June 15, 2007
A free monthly newsletter providing summaries, analyses, insights, and commentaries on security: computer and otherwise.
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In this issue:
- Rare Risk and Overreactions
- Tactics, Targets, and Objectives
- Portrait of the Modern Terrorist as an Idiot
- Teaching Viruses
- Bush’s Watch Stolen?
- Schneier/BT Counterpane News
- Second Movie-Plot Threat Contest Winner
- Perpetual Doghouse: Meganet
- Non-Security Considerations in Security Decisions
- Comments from Readers
Everyone had a reaction to the horrific events of the Virginia Tech shootings. Some of those reactions were rational. Others were not.
A high school student was suspended for customizing a first-person shooter game with a map of his school. A contractor was fired from his government job for talking about a gun, and then visited by the police when he created a comic about the incident. A dean at Yale banned realistic stage weapons from the university theaters—a policy that was reversed within a day. And some teachers terrorized a sixth-grade class by staging a fake gunman attack, without telling them that it was a drill.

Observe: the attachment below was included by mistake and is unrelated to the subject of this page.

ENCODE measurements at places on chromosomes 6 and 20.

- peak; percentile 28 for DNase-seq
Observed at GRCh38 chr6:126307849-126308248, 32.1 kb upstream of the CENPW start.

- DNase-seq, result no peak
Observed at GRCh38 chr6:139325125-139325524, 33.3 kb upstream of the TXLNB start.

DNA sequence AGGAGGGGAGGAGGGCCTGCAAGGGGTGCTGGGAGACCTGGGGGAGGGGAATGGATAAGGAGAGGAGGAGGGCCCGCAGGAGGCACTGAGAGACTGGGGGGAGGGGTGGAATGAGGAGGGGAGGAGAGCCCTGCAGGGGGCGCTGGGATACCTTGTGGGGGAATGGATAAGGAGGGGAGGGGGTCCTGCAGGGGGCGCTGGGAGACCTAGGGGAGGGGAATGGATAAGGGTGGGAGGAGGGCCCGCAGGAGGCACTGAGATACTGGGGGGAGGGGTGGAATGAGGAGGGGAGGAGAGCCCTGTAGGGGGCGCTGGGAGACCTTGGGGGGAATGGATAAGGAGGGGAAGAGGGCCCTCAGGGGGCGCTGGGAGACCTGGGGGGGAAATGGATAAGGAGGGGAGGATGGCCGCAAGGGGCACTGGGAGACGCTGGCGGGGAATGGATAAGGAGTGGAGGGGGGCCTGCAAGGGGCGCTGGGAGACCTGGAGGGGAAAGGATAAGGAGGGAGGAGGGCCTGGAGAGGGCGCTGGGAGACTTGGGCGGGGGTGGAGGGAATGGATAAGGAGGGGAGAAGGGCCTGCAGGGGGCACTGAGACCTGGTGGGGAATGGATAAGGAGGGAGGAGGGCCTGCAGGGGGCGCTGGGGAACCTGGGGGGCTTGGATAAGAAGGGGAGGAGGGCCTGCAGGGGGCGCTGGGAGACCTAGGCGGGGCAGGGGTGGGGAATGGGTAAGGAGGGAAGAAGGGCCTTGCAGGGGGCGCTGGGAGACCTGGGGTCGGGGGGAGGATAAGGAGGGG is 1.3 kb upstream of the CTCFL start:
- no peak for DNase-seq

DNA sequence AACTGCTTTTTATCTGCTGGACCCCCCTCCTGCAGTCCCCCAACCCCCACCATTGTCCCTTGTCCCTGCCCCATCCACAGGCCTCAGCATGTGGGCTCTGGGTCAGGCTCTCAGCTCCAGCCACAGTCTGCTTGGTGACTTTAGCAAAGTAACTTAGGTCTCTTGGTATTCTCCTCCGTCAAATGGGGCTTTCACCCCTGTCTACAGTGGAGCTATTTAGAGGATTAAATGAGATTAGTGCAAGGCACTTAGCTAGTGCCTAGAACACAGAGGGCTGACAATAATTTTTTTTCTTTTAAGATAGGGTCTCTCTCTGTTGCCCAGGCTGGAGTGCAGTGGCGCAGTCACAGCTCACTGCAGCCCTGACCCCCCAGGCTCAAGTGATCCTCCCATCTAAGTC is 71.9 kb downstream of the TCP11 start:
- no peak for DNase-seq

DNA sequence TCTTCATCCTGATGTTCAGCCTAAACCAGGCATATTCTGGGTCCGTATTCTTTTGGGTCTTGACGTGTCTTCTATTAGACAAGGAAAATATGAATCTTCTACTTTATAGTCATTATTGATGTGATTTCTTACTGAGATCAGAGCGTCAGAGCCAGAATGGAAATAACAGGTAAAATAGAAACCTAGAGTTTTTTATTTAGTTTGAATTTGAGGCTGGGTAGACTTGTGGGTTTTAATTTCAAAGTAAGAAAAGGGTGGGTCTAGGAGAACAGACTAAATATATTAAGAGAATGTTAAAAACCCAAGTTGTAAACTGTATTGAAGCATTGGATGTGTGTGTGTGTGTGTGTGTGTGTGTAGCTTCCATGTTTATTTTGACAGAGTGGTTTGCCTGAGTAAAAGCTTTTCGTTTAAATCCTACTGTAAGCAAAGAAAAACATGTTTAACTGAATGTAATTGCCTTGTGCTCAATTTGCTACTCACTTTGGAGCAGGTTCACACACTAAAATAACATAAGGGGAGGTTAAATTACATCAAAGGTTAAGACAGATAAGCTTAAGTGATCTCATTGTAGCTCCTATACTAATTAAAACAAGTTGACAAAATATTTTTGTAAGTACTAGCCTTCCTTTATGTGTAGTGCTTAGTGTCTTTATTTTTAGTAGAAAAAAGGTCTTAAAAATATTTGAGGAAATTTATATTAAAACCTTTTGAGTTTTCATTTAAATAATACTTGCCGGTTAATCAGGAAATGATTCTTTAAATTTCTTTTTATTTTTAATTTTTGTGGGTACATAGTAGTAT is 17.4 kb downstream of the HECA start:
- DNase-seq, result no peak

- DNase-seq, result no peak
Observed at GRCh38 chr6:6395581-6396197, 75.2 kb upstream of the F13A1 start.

These things all happened, even though shootings like this are incredibly rare; even though—for all the press—less than one percent of homicides and suicides of children ages 5 to 19 occur in schools. In fact, these overreactions occurred, not despite these facts, but *because* of them.
The Virginia Tech massacre is precisely the sort of event we humans tend to overreact to. Our brains aren’t very good at probability and risk analysis, especially when it comes to rare occurrences. We tend to exaggerate spectacular, strange and rare events, and downplay ordinary, familiar and common ones. There’s a lot of research in the psychological community about how the brain responds to risk—some of it I have already written about—but the gist is this: Our brains are much better at processing the simple risks we’ve had to deal with throughout most of our species’ existence, and much poorer at evaluating the complex risks society forces us to face today.
Novelty plus dread equals overreaction.
We can see the effects of this all the time. We fear being murdered, kidnapped, raped and assaulted by strangers, when it’s far more likely that the perpetrator of such offenses is a relative or a friend. We worry about airplane crashes and rampaging shooters instead of automobile crashes and domestic violence—both far more common.
In the United States, dogs, snakes, bees and pigs each kill more people per year than sharks. In fact, dogs kill more humans than any animal except for other humans. Sharks are more dangerous than dogs, yes, but we’re far more likely to encounter dogs than sharks.